Perhaps he often would lose his temper. That his servants were skilled at approaching him when he was angry might indicate this. Elisha had instructed him to bathe seven times in the Jordan River, and Naaman’s servants reminded him of what a simple thing this was compared to what he might have been asked to do. Eventually his anger subsided, and he allowed himself to follow Elisha’s instructions and was healed of his leprosy. As a result, he learned that there is a God who rules over the affairs of men and that humility rather than pride is the proper way to approach that God. He took not only a healthy body back to Aram but knowledge of that true God as well.

All of this would not have happened except for the faithful witness of the little Israelite maid. In many ways, she echoed several other great Bible characters even though she remains nameless. Like Joseph, she was carried away to another nation and enslaved.[iv] Also like Joseph, she sought to be a blessing to those who were her masters. Although the Bible does not say, perhaps she was given a position of honor in Naaman’s household for the great service she had performed in directing him to the healing prophet. God rewarded Joseph for his faithful service, so it would be hard to believe that the maid went unrewarded, especially since she served the same God that Naaman had told Elisha would be the only God he would serve heretofore. Possibly Naaman and his household even sought her out to teach them more about this healing God.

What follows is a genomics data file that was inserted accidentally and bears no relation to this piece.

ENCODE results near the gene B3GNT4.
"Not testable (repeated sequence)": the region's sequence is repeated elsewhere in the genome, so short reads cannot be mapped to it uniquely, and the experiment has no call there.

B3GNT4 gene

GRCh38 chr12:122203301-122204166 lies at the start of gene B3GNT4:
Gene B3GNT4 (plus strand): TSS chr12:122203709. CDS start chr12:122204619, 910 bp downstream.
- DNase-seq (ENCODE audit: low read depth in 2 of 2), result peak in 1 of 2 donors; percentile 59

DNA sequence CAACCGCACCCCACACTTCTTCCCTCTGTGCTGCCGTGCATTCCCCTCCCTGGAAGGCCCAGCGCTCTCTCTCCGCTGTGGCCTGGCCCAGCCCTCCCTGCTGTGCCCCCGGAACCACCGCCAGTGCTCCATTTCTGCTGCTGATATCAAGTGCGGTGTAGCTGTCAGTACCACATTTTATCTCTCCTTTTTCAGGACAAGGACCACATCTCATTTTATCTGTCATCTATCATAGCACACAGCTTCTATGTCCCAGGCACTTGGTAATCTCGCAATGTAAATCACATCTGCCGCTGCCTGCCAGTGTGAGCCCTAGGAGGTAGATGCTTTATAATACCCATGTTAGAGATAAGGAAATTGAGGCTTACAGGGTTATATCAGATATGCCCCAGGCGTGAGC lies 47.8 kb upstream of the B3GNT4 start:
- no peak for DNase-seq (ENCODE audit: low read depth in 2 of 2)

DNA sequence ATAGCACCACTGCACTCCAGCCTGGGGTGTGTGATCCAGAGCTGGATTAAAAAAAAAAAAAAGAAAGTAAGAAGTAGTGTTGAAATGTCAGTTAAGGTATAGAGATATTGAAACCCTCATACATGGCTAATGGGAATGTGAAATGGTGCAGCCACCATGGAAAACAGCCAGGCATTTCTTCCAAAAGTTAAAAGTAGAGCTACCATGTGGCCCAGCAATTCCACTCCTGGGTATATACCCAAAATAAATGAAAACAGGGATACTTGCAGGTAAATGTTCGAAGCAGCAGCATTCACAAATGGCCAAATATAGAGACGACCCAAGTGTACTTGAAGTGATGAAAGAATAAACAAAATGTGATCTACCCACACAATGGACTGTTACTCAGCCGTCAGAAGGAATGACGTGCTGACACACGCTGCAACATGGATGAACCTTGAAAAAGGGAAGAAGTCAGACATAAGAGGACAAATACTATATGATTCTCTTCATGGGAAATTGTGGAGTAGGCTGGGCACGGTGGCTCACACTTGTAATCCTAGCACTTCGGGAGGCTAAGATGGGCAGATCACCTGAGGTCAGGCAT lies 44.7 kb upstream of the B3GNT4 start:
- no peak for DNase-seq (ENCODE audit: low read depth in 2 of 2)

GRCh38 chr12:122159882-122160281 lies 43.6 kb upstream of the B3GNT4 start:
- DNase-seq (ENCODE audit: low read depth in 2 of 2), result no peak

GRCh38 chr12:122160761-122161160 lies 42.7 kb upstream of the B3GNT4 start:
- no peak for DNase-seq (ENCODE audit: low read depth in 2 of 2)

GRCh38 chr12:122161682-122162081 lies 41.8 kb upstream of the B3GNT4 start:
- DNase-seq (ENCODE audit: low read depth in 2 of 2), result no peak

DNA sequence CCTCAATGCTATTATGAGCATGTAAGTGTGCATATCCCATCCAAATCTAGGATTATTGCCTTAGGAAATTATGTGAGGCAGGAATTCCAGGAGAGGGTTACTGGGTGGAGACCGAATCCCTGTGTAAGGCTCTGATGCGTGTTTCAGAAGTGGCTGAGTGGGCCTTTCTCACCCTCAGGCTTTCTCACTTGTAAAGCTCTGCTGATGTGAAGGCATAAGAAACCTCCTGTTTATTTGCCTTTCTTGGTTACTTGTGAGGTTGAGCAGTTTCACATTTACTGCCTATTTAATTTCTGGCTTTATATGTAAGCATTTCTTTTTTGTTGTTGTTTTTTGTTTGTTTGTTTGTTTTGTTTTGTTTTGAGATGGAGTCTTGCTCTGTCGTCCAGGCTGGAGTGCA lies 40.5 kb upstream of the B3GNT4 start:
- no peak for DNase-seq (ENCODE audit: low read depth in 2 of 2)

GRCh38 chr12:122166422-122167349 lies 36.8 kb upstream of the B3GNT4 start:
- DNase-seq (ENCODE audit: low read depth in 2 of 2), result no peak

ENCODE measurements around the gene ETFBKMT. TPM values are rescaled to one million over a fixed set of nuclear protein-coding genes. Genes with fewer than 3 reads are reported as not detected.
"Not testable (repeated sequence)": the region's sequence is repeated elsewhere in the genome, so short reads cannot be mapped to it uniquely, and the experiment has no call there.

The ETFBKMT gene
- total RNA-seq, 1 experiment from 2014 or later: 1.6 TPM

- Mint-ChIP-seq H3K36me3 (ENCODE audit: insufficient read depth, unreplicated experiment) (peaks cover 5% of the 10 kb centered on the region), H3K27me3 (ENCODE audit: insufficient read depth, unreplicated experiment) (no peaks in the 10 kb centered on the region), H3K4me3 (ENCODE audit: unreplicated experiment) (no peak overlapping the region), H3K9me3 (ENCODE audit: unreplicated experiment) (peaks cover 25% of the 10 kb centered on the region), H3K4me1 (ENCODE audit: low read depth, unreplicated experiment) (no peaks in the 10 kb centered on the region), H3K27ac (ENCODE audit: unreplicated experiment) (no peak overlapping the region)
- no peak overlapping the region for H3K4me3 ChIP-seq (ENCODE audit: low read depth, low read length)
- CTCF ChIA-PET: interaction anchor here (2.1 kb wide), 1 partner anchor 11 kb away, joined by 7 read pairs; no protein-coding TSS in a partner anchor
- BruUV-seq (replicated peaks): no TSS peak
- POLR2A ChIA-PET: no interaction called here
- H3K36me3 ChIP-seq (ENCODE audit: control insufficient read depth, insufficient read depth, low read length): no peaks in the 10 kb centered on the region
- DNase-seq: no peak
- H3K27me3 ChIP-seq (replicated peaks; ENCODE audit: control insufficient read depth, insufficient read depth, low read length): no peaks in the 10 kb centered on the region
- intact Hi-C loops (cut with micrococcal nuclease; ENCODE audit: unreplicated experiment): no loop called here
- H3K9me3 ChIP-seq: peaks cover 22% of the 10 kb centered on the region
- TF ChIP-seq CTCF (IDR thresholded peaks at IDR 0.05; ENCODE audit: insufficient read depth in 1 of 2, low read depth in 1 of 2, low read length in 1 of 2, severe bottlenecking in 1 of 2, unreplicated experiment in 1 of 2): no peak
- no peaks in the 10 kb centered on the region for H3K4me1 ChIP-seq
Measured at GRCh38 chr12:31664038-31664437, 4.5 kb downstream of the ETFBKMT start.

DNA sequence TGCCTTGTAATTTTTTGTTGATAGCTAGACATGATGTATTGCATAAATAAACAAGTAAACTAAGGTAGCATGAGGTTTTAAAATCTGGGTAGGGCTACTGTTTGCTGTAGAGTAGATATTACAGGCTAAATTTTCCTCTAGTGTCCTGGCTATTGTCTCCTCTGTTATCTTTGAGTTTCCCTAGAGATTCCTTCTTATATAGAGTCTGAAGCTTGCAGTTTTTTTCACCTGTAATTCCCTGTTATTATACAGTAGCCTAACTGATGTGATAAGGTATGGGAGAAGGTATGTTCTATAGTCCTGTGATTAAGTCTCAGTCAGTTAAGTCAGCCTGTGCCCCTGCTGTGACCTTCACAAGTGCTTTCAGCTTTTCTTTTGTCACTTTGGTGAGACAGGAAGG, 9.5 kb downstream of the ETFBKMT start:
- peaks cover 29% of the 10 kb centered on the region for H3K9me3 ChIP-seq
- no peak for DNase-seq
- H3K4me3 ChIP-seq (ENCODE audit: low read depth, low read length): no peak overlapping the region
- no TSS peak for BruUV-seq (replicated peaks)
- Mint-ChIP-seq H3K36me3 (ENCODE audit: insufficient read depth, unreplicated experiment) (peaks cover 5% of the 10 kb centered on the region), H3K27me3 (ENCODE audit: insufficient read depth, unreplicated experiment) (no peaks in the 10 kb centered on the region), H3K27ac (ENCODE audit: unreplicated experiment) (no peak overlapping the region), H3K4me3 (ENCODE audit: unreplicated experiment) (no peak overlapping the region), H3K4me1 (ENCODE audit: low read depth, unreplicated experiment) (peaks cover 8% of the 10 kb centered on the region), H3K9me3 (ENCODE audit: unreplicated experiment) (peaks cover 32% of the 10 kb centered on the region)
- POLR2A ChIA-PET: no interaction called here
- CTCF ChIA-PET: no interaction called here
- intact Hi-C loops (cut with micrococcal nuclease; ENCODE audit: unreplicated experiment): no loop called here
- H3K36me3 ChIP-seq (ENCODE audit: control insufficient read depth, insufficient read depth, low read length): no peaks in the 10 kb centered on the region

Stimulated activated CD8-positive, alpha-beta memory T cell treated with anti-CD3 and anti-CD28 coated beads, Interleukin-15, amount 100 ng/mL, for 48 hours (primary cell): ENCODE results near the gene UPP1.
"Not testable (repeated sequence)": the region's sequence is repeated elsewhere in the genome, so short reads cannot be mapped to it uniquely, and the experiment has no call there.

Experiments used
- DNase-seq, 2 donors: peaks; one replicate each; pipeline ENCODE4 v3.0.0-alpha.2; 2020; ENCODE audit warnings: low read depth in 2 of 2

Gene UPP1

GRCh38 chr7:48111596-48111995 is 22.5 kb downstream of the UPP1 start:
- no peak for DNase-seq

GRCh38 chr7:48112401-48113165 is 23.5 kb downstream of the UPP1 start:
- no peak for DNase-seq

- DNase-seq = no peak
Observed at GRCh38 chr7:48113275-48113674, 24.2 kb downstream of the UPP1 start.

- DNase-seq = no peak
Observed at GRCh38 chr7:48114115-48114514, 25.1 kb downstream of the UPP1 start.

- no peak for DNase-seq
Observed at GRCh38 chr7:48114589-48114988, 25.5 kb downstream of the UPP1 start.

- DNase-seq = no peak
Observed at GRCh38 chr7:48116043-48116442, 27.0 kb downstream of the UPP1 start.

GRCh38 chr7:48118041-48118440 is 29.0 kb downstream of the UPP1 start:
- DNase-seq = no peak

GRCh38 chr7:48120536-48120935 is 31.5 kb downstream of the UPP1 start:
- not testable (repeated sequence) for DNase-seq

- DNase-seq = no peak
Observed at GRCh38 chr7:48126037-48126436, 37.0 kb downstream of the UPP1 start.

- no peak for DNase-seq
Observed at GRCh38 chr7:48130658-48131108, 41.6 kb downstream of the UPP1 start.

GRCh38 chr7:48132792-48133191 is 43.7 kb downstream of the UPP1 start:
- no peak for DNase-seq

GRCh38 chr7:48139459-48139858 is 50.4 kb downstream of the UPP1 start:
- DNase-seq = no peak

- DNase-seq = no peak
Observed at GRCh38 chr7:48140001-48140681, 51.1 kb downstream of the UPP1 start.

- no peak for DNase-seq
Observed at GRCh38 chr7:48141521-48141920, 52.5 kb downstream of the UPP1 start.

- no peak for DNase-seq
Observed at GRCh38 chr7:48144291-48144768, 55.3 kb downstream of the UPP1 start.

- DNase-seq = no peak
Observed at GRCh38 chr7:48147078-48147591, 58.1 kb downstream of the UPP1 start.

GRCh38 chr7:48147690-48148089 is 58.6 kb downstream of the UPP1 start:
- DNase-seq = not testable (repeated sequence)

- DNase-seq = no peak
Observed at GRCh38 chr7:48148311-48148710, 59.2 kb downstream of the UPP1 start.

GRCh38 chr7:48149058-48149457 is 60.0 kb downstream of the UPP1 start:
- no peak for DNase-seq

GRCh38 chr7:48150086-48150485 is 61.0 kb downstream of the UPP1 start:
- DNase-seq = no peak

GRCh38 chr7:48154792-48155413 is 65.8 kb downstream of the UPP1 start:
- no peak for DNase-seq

That this little Israelitess was so faithful to God that she witnessed to his power reveals that she was also like Moses[v] who was raised by his Hebrew mother until he was weaned and never lost his connection to the Hebrew nation, even though he was raised in Pharaoh’s household and was taught in the schools of the idolatrous Egyptian priests. He, too, left the country of his birth and upbringing, eventually to return at God’s call to lead the Hebrew nation to deliverance from slavery.

She also was like the Samaritan woman, whom Jesus met at Jacob’s well.[vi] She, too, remains nameless, but her story has been told for thousands of years. Having come face to face with the Messiah, her response was to tell others about Him. As a result, her whole village came out to see for themselves that Jesus was indeed the promised One of Israel. She did not hold back when she knew something that could be a blessing to others. The little maid, like the Samaritan woman shared what she knew and blessings resulted.

There was also something of the famous Queen Esther[vii] in the maiden. Esther delivered her people from sentence of death through her faithfulness. Like her, the maid recognized that perhaps she was brought to Naaman’s household for a purpose. Searching for that purpose, she may have felt she found it in the agony of Naaman’s leprosy. As Jesus later pointed out, although there were many lepers in Israel at the time, Naaman, a foreigner, was the only one who sought out Elisha to be healed. This alone highlights the special circumstances that this maid’s witness brought about. Although nameless, she was astride a spiritual and historical nexus that God could bring about because of her faithfulness. Like Mordecai’s words to Esther as quoted at the top of this page, who knows but that the Israelitess’s capture by the Arameans was for the purpose of bringing her to that nexus, “for such a time as this?”